Indeed the most notable specs for the Reverb come in the way of resolution and comfort. The headset boasts a 114-degree field-of-view with a 2160 x 2160-pixel resolution and a 90Hz refresh rate. Mathematically, that's nearly double the resolution of leading headsets such as the HTC Vive Pro, Oculus Rift, and Samsung Odyssey.
The headset itself weighs about 1.1 pounds. And while it is not a wireless headset (it uses DisplayPort 1.3 and USB 3.0), it does offer inside-out tracking, meaning it doesn't need external sensors (or “lighthouses”) to track the wearer's movement in space.
“We're utilizing the fact that you have two eyes to increase field of view and also boost clarity."
The Reverb comes packaged with wireless controllers (the standard Windows Mixed Reality controllers). However, because Bluetooth connectivity can sometimes be unreliable, HP's engineers have opted to implement a Bluetooth radio directly into the headset to avoid having to rely on the PC's Bluetooth and avoiding possible interference from other Bluetooth devices.
In our hands-on tests with the Reverb this Bluetooth implementation did cause some initial confusion with the Windows 10 setup, but after pairing the controllers directly through the OS rather than through the provided app, we found the controllers response to be very accurate and very low latency – even in gaming applications.
The high resolution is also immediately noticeable, provided you have a PC with the horsepower to handle the Reverb (HP recommends a setup with an Intel Core i7, Nvidia GTX 1080 graphics card, and 16GB of RAM at minimum). Even the Windows Mixed Reality Portal – essentially a virtual house that you can walk through to launch apps – takes on a whole new level of detail and clarity in the Reverb.
The comfort level will also be immediately noticeable to anyone who has tried other Mixed Reality headsets on the market. Thanks to some improved weight balancing and some other design decisions related to the optics, the Reverb offers a level of comfort rivaled only by the HTC Vive Pro, but at roughly half the weight.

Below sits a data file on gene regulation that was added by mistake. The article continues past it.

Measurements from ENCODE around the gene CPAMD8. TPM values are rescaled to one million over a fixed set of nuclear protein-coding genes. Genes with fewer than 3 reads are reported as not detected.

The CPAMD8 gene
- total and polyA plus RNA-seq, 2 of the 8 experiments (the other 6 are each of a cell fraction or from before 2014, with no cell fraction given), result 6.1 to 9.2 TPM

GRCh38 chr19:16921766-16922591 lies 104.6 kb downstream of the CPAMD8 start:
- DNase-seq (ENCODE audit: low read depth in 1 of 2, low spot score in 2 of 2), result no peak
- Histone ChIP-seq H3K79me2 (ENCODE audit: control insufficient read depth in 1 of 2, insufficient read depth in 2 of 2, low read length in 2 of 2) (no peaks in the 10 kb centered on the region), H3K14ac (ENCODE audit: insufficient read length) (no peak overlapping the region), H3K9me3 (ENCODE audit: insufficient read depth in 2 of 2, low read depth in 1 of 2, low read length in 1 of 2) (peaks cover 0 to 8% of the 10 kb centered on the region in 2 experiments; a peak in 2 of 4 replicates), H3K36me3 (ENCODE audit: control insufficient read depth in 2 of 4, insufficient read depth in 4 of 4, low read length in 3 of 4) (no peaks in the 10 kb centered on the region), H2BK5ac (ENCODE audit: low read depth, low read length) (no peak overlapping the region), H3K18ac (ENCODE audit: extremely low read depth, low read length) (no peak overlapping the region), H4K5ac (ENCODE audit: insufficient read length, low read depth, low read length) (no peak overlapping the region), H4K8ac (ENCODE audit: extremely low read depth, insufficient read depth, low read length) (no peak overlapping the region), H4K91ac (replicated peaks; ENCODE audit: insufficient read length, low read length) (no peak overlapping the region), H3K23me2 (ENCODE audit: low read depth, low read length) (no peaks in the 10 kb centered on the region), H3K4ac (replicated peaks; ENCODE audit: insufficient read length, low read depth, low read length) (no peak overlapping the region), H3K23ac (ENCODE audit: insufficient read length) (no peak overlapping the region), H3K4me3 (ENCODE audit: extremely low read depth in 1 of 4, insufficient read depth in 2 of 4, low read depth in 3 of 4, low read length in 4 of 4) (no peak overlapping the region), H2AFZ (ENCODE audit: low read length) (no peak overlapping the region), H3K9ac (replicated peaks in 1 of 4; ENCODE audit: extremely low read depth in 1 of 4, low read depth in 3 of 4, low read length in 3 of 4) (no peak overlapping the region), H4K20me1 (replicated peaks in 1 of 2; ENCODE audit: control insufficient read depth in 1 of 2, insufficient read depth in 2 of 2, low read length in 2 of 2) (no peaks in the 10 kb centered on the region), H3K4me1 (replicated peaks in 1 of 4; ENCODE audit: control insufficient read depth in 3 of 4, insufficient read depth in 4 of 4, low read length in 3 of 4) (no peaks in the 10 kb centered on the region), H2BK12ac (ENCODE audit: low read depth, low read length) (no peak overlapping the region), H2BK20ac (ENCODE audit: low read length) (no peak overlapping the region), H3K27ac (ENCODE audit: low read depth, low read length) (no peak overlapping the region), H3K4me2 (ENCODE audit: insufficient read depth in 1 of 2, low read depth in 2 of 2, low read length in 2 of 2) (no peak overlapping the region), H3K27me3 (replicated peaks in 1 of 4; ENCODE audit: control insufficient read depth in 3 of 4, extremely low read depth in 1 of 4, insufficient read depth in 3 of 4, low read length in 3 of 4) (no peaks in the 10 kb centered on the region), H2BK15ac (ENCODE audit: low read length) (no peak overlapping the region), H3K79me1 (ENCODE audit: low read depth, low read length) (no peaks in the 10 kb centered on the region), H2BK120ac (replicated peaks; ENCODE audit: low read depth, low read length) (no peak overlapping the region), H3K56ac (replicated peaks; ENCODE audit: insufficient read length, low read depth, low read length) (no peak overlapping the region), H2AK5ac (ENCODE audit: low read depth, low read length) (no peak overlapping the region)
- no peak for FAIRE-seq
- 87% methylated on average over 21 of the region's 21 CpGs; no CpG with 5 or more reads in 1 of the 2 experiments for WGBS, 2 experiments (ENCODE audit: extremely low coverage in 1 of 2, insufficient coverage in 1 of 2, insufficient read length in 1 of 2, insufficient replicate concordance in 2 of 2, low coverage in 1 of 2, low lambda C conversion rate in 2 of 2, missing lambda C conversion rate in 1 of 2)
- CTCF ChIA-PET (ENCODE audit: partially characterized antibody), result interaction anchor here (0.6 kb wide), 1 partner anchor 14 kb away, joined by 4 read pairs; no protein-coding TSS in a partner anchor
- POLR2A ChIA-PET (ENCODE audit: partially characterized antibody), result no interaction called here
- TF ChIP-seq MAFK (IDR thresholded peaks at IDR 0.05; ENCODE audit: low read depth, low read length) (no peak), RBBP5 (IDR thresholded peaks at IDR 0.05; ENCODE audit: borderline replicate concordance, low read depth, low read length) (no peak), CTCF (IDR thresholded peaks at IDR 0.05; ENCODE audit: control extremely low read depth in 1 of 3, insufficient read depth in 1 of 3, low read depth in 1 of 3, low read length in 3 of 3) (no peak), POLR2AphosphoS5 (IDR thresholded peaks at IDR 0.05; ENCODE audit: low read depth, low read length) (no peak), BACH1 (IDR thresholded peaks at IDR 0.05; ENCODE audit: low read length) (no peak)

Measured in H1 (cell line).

In our own tests we logged a record amount of time using the Reverb both in enterprise demos and playing games (we ran the headset through its paces with enterprise demos provided by HP as well as by playing Robo Recall). It's a nice feeling to have to remove a VR headset simply because you're done with a task or actually want to take a break, as opposed to having neck strain or needing to stave off a headache.
The HP Reverb comes in two flavors: a consumer and professional edition. “We're commercially focused, but we also notice when the Venn diagram of consumer wants and commercial wants overlap enough,” Ludwig said. The base specs between the two versions are the same, but with slight differences. For example, the consumer variant comes with a machine washable cloth face mask, whereas the Pro version has a wipeable leather face mask for easier sanitation and use in multiuser environments. The Pro version also has a cord so that it can be connected to the HP Backpack, the latest version of which – the HP VR Backpack G2 – HP released to closely coincide with the release of the Reverb.
To increase the Reverb's resolution and field of view HP opted for LCD over OLED display panels and asymmetrical lenses. (Image source: HP)
Coming to an Optical Conclusion
Ludwig said for HP's team of engineers the key to really delivering the resolution and visual quality that enterprise users demand is in the optics. “[With the Reverb] we're using LCD panels instead of OLED. HTC, Oculus, and Samsung, for example, all use OLED,” Ludwig explained. “The advantage there is we actually have an RGB subpixel stripe, so for each pixel we have a red, green, and blue subpixel – meaning each pixel can make any color. The result is we have two times the resolution, but we are actually more than twice as sharp.”